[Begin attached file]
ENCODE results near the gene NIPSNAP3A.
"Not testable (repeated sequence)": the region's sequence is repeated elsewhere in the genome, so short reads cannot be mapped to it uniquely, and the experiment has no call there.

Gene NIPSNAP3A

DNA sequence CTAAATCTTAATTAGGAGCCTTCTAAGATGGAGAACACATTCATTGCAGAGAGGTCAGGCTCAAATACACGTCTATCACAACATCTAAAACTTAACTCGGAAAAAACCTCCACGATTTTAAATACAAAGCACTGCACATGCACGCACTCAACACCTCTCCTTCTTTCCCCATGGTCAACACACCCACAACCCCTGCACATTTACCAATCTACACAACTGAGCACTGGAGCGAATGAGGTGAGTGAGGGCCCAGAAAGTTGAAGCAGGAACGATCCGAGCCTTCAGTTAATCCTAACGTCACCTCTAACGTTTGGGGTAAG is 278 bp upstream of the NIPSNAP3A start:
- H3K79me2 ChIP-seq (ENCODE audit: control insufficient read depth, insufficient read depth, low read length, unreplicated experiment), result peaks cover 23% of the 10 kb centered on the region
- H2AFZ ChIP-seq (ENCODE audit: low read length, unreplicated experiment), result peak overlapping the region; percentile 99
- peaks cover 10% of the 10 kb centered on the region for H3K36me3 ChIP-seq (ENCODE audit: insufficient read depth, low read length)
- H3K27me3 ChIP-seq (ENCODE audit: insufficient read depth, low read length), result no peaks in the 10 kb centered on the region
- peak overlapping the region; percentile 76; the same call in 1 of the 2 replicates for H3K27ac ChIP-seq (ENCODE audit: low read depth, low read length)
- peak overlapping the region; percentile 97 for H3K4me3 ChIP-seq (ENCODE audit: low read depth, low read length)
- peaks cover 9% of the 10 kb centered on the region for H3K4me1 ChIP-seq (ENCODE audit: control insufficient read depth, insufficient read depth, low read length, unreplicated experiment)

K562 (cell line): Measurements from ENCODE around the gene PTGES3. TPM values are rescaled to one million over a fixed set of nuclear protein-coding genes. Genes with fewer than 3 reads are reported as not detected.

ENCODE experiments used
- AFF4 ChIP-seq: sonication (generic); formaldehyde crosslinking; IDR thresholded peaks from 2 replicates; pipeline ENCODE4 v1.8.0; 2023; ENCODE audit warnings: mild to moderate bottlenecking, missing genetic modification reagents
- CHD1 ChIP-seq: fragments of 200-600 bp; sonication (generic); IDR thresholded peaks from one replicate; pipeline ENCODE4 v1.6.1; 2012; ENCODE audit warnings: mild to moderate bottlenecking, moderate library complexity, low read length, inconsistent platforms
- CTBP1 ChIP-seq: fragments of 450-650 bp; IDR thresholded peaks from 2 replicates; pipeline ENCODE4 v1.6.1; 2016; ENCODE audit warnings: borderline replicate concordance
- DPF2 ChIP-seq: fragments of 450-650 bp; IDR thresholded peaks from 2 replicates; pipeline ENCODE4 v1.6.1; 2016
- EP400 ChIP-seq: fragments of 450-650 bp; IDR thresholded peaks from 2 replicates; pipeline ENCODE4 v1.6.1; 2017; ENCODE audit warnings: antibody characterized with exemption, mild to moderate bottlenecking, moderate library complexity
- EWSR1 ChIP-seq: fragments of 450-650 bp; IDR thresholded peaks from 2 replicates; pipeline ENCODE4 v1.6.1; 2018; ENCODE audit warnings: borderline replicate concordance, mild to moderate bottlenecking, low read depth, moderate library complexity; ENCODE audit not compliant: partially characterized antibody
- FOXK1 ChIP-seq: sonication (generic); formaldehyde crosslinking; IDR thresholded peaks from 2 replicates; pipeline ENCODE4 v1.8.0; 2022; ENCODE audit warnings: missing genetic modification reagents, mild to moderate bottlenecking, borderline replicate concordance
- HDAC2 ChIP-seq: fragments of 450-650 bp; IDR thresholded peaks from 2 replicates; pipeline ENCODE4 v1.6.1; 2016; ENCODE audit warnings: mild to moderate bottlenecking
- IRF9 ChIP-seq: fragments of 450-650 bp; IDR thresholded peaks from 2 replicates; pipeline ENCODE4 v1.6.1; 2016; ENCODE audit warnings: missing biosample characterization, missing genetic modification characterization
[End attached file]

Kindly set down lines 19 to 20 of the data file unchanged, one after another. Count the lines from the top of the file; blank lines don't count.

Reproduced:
- EWSR1 ChIP-seq: fragments of 450-650 bp; IDR thresholded peaks from 2 replicates; pipeline ENCODE4 v1.6.1; 2018; ENCODE audit warnings: borderline replicate concordance, mild to moderate bottlenecking, low read depth, moderate library complexity; ENCODE audit not compliant: partially characterized antibody
- FOXK1 ChIP-seq: sonication (generic); formaldehyde crosslinking; IDR thresholded peaks from 2 replicates; pipeline ENCODE4 v1.8.0; 2022; ENCODE audit warnings: missing genetic modification reagents, mild to moderate bottlenecking, borderline replicate concordance